Abstract: PREFACE Introduction PART I: THE CHANGING FACE OF WAR: TARGETING NON-COMBATANTS 1. Allowing the State to Rebut the Civilian Presumption: Playing Whack-A-Mole Without a Mallet? 2. Targeting Co-belligerents 3. Can Just War Theory Justify Targeted Killing? Three Possible Models 4. Justifying Targeted Killing With a Neutral Principle? PART II: NORMATIVE FOUNDATIONS: LAW ENFORCEMENT OR WAR? 5. The Ethics of Targeted Killing on a Moral Continuum 6. Targeted Killing as Preemptive Action 7. The Privilege of Belligerency and Formal Declarations of War PART III: TARGETED KILLING AND SELF-DEFENSE 8. Going Medieval: Targeted Killing, Self-Defense, and the Jus ad Bellum Regime 9. Imminence in Justified Targeted Killing 10. Defending Defensive Targeted Killings PART IV: EXERCISING JUDGMENT IN TARGETED KILLING DECISIONS 11. The Importance of Criteria-Based Reasoning in Targeted Killing Decisions 12. Are Targeted Killings Unlawful? A Case Study in Empirical Claims without Empirical Evidence 13. Operation Neptune Spear: Was Killing Bin Laden a Legitimate Military Objective? 14. Efficiency in Bello and ad Bellum: Making the Use of Force Too Easy? PART V: UTILITARIAN TRADE-OFFS AND DEONTOLOGICAL CONSTRAINTS 15. Targeted Killing and the Logic of Double Effect 16. Targeted Killings and the Morality of Hard Choices 17. Targeted Killing and the Strategic use of Self-Defense INDEX

42 citations

Journal ArticleDOI
01 Oct 2004-Ethics
TL;DR: In this article, the authors argue that it is permissible to prosecute and punish persons under international law when there are sufficiently widespread or systematic violations of basic human rights in a state, but these violations need not constitute genocide, crimes against humanity, or any such "supercrime".
Abstract: In this article, we critically examine the prevailing justification of international criminal law and defend an alternative approach. We share the prevalent view that a system of such law is both possible and in the process of being created. However, we reject the conventional arguments offered in support of this system. Our alternative line of thinking has the consequence that a justifiable international criminal law can be much broader in scope than its conventional advocates presume. Our view is that it is permissible to prosecute and punish persons under international law when there are sufficiently widespread or systematic violations of basic human rights in a state. The rights violations need not constitute genocide, crimes against humanity, or any such “supercrime.” Instead, the violations may simply be ordinary criminal acts,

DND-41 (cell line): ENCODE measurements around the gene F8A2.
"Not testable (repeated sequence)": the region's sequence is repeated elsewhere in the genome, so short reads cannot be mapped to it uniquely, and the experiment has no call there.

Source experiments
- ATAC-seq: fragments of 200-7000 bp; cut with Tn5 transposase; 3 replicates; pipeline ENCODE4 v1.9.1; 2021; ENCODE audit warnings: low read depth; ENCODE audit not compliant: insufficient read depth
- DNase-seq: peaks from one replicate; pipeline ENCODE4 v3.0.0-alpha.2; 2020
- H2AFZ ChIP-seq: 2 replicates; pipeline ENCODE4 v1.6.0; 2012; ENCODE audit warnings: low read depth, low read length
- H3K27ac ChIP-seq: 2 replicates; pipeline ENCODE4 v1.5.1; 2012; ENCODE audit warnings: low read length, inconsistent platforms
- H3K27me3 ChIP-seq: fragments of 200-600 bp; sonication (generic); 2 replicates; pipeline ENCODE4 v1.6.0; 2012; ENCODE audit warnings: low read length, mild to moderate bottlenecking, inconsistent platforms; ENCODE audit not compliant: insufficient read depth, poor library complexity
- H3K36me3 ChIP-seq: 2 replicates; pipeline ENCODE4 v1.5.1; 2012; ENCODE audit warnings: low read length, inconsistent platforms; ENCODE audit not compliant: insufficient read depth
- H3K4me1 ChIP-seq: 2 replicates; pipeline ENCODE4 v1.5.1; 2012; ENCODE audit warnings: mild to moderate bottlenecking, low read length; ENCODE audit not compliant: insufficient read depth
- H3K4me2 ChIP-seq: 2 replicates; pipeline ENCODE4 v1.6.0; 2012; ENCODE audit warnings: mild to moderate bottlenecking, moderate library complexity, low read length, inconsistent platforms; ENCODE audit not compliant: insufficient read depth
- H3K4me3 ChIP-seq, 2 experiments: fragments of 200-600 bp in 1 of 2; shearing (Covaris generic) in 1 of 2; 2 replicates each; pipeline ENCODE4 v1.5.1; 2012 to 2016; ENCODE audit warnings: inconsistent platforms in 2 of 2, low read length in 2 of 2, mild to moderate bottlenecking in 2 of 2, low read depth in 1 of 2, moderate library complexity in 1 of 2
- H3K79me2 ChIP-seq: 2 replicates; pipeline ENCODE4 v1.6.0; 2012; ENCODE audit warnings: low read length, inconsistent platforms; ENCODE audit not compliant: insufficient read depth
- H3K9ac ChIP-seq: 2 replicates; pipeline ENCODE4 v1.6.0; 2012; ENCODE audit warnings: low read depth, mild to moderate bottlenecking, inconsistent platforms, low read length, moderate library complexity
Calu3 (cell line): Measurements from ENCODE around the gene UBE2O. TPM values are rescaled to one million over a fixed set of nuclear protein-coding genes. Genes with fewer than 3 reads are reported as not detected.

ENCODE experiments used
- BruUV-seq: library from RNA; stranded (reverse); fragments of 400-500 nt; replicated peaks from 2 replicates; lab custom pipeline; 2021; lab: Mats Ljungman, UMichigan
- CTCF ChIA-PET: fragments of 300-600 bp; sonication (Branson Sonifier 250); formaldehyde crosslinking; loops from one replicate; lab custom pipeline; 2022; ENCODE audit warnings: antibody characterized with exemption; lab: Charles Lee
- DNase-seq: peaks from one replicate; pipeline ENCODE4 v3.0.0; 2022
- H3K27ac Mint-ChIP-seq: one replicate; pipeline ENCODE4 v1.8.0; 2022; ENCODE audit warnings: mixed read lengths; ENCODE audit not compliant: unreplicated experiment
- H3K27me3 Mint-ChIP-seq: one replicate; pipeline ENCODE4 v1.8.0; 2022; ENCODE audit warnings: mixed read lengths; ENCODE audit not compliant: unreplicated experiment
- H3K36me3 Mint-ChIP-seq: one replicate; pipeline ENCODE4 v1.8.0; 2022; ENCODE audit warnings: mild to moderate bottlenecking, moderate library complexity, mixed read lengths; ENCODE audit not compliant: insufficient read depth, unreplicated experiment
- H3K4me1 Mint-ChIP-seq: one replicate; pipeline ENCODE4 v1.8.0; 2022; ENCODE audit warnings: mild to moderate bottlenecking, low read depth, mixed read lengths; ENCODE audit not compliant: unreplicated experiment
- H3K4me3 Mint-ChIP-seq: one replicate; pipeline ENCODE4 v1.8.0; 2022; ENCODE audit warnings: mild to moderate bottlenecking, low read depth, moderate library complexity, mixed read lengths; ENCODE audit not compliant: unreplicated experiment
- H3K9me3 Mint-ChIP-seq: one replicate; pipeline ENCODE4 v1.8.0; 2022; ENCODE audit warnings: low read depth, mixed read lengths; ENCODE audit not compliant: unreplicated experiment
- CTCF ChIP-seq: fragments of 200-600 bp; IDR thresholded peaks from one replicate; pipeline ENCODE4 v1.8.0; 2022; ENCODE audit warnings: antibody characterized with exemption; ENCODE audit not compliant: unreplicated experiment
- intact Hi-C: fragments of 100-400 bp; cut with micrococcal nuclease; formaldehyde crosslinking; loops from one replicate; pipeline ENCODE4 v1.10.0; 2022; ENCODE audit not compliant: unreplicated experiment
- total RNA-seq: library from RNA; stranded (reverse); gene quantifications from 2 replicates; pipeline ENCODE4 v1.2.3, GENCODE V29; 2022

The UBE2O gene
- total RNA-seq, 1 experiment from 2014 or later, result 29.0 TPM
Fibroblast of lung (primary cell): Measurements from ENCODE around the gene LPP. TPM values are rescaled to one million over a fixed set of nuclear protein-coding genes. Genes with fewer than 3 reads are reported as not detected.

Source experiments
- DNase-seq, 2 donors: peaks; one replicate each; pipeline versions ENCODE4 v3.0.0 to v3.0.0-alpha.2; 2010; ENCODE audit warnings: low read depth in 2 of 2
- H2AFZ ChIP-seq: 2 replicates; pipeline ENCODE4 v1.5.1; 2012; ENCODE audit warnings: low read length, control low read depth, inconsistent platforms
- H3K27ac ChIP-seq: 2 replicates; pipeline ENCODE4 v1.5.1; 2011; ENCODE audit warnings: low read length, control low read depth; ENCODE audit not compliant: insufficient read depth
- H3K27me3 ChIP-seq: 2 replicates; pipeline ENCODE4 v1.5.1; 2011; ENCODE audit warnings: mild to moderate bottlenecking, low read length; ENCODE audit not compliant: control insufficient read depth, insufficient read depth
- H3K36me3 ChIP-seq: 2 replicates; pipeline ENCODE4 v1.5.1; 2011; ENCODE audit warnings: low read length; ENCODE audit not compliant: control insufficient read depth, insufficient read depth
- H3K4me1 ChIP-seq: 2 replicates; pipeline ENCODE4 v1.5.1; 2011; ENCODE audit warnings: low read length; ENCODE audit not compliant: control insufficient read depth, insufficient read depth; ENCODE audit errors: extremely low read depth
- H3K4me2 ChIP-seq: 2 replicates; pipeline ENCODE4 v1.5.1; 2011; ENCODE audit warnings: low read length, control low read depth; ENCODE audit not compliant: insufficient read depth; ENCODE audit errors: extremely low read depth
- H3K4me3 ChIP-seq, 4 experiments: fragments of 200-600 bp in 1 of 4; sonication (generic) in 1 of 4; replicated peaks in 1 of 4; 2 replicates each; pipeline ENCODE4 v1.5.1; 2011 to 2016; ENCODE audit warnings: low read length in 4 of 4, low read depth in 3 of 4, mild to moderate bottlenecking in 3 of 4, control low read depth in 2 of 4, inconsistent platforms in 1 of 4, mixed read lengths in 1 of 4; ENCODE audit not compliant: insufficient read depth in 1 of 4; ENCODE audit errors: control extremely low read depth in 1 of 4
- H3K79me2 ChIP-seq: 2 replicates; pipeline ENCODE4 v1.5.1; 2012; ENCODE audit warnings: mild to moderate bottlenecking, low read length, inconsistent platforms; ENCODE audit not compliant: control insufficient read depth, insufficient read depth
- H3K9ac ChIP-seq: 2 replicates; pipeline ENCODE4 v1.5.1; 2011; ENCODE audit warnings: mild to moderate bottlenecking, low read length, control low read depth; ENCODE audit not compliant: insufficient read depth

35 citations


Cited by
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Journal ArticleDOI
TL;DR: In this paper, a judge in some representative American jurisdiction is assumed to accept the main uncontroversial constitutive and regulative rules of the law in his jurisdiction and to follow earlier decisions of their court or higher courts whose rationale, as l
Abstract: 1.. HARD CASES 5. Legal Rights A. Legislation . . . We might therefore do well to consider how a philosophical judge might develop, in appropriate cases, theories of what legislative purpose and legal principles require. We shall find that he would construct these theories in the same manner as a philosophical referee would construct the character of a game. I have invented, for this purpose, a lawyer of superhuman skill, learning, patience and acumen, whom I shall call Hercules. I suppose that Hercules is a judge in some representative American jurisdiction. I assume that he accepts the main uncontroversial constitutive and regulative rules of the law in his jurisdiction. He accepts, that is, that statutes have the general power to create and extinguish legal rights, and that judges have the general duty to follow earlier decisions of their court or higher courts whose rationale, as l

2,050 citations

Posted Content
TL;DR: McQueen et al. as mentioned in this paper presented a special symposium issue of Social Identities under the editorship of Griffith University's Rob McQueen and UBC's Wes Pue and with contributions from McQueen, Ian Duncanson, Renisa Mawani, David Williams, Emma Cunliffe, Chidi Oguamanam, W. Wesley Pue, Fatou Camara, and Dianne Kirkby.